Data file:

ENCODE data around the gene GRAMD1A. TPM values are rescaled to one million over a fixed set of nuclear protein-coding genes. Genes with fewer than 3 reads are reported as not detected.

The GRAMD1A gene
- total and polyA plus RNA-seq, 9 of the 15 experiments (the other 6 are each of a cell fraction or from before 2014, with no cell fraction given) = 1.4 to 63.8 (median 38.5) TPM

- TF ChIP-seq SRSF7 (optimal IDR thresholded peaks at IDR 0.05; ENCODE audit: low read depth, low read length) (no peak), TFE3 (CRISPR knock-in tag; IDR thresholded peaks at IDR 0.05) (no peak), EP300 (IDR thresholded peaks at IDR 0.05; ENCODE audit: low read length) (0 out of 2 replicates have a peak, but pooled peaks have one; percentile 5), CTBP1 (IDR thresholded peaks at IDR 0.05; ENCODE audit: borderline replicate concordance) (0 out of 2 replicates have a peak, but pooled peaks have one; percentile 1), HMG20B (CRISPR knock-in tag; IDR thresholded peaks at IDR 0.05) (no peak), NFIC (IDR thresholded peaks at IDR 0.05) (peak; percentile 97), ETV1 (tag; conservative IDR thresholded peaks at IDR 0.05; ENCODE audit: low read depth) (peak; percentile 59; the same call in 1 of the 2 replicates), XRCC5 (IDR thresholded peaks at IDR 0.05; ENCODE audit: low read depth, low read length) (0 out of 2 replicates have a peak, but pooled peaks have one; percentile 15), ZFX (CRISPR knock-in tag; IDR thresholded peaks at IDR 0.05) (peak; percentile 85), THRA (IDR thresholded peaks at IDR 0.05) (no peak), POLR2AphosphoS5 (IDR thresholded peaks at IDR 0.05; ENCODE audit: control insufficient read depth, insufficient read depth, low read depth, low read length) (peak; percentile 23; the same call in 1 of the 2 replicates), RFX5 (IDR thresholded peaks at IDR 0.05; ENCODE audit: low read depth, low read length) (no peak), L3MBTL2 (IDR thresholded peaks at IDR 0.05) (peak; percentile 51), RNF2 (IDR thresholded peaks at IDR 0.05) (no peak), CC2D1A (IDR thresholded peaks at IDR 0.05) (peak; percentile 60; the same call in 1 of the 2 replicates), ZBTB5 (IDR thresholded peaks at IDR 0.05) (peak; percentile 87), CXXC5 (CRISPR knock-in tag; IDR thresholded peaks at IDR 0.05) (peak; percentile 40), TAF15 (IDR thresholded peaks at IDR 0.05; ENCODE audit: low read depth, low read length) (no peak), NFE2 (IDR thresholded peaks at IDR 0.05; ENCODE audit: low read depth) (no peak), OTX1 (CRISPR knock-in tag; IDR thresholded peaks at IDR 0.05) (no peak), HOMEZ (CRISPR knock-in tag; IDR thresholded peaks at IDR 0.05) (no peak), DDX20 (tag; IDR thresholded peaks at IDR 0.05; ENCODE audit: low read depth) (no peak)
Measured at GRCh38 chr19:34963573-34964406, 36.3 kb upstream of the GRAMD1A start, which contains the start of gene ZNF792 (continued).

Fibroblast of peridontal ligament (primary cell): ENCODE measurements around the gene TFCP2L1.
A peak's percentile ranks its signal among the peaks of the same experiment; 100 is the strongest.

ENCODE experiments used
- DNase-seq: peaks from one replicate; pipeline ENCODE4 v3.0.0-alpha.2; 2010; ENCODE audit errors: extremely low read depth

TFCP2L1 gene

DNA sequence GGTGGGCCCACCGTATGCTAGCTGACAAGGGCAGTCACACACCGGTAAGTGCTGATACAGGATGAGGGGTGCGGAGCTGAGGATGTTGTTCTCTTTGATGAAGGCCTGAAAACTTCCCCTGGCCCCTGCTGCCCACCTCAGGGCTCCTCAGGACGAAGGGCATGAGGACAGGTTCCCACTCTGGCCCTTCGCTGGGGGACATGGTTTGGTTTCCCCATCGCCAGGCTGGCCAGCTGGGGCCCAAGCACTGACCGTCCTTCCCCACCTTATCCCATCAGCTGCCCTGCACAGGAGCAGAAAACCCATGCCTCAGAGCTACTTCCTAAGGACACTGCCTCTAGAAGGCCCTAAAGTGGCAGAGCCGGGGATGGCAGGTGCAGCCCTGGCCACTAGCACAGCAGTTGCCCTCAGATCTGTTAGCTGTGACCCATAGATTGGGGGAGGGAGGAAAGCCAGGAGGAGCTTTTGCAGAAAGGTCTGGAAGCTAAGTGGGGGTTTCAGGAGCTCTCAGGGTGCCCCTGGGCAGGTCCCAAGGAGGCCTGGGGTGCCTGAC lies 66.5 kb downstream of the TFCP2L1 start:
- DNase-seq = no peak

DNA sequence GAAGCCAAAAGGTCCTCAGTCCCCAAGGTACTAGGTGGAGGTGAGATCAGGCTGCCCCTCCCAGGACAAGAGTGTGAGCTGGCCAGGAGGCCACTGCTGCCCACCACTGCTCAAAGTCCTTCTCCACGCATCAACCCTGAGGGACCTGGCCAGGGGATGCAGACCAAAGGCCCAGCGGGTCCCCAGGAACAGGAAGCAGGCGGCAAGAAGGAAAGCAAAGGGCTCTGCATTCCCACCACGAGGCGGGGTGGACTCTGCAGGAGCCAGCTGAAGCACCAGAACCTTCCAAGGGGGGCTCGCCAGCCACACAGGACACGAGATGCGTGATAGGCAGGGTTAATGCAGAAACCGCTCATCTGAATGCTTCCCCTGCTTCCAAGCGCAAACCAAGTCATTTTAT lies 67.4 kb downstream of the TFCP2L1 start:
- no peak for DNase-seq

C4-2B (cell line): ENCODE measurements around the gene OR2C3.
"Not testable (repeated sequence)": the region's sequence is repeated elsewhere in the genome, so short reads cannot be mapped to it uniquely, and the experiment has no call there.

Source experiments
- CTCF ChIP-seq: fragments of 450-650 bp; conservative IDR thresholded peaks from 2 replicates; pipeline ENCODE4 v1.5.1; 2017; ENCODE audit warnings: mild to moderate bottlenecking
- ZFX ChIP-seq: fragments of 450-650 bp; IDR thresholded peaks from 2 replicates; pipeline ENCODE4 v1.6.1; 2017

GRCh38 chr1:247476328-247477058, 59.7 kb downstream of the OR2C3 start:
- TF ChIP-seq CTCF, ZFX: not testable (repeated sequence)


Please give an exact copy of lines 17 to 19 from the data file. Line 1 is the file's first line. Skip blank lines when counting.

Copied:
Source experiments
- CTCF ChIP-seq: fragments of 450-650 bp; conservative IDR thresholded peaks from 2 replicates; pipeline ENCODE4 v1.5.1; 2017; ENCODE audit warnings: mild to moderate bottlenecking
- ZFX ChIP-seq: fragments of 450-650 bp; IDR thresholded peaks from 2 replicates; pipeline ENCODE4 v1.6.1; 2017